Still Feel Like an Outsider? Your organization needs you.
I was reminded of how important outsiders are to group discussions when I saw the photos in of groups of men meeting to decide issues directly impacting women. How could these groups so clearly miss the obvious: that they do not share a perspective that could help them understand experiences, needs, and create effective solutions? Even so, we see this frequently, and it is not surprising that for those of us in the underrepresented or minority groups, these generate the stories we tell ourselves.
Beyond losing important perspectives, skills and different approaches to problems, there are analyses that indicate that creating homogenous groups, or relying on like-minded individuals can lead groups down the path to disaster. Although they may drive quickly to consensus, the solutions groups also become mired in “Groupthink”. They do so by avoiding alternative views, and not questioning the most facile solutions. They also miss or ignore important data points that do not agree with their consensus view. Thus, they can quickly select a solution that will end in disaster.
Cass Sunstein and Reid Hastie shared their research in Wiser – Getting Beyond Groupthink to Make Better Decisions. Homogenous groups make wrong decisions with great confidence and certainty, often by not asking questions and acquiring data that confirms their biases. They conclude that to avoid Groupthink it is not just the process of making decisions that must change, the composition of the group making them is also important.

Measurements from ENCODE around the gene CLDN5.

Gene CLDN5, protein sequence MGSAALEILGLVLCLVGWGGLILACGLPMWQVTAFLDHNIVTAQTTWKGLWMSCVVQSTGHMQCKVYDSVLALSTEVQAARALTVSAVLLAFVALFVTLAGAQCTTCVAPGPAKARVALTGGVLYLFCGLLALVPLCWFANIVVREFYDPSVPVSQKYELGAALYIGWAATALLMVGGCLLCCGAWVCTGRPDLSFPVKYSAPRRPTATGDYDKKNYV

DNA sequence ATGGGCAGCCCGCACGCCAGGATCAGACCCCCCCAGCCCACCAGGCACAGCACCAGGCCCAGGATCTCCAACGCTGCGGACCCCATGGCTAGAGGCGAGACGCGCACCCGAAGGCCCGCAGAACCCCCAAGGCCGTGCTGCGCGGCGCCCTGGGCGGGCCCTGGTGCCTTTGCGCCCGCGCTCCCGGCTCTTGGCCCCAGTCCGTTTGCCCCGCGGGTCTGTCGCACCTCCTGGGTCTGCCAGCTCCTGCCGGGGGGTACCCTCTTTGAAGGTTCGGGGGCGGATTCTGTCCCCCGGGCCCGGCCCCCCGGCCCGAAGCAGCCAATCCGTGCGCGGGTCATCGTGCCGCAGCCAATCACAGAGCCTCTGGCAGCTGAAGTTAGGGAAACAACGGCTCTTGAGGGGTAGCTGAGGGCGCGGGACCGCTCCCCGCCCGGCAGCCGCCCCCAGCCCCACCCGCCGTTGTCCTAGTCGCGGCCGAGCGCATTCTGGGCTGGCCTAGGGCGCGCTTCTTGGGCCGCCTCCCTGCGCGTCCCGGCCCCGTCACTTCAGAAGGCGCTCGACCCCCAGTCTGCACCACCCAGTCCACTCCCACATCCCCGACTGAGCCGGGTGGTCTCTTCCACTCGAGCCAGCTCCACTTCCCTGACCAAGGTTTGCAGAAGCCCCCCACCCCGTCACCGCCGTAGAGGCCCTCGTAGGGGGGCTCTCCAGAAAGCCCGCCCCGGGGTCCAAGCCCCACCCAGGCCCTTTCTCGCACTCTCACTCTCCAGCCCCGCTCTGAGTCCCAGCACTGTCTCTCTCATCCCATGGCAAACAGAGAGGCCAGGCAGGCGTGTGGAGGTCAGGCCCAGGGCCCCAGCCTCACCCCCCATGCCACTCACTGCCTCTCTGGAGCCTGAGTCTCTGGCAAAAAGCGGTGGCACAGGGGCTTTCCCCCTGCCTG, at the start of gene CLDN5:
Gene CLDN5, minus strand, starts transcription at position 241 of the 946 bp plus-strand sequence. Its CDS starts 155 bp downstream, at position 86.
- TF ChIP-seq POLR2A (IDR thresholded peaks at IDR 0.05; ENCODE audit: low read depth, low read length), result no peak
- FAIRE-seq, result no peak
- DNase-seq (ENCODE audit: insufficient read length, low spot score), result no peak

In reviewing some of the decisions of boards, they identified that the presence of a single woman made a difference in ability of a group to make sound decisions. Including people who may have been otherwise shut out whether because of their gender, ethnicity or educational background is associated with better decisions.
What could speak to this better than dollars and cents? Credit Suisse Research Institute’s CS Gender 3000 survey found impressive differences in business results for those companies that had higher proportions of women on their boards and/or executive ranks. To quote just one example, companies with 50% or more women senior women averaged 8% Compound Annual growth since 2008 vs. a 20 basis points (0.2%) slowdown for the MSCI ACWI (Morgan Stanley Capital Index All Country World Index which includes a diverse portfolio of small and large cap equities). This is only one of the eye-opening statistics in this must-read report.
Why, then, do we find groups in power – whether in government, education or business, often err on the side of homogeneity and comfort?
As our discussions become more and more partisan, and as we create groups that increasingly feel they are on the outside of decision-making circles, we risk losing valuable input and perspectives. We risk losing on a great deal of value. We also lose the ability to make better decisions and find creative solutions to problems. And by ignoring large segments of the population we will, of course, risk continuing on a path of minimal growth.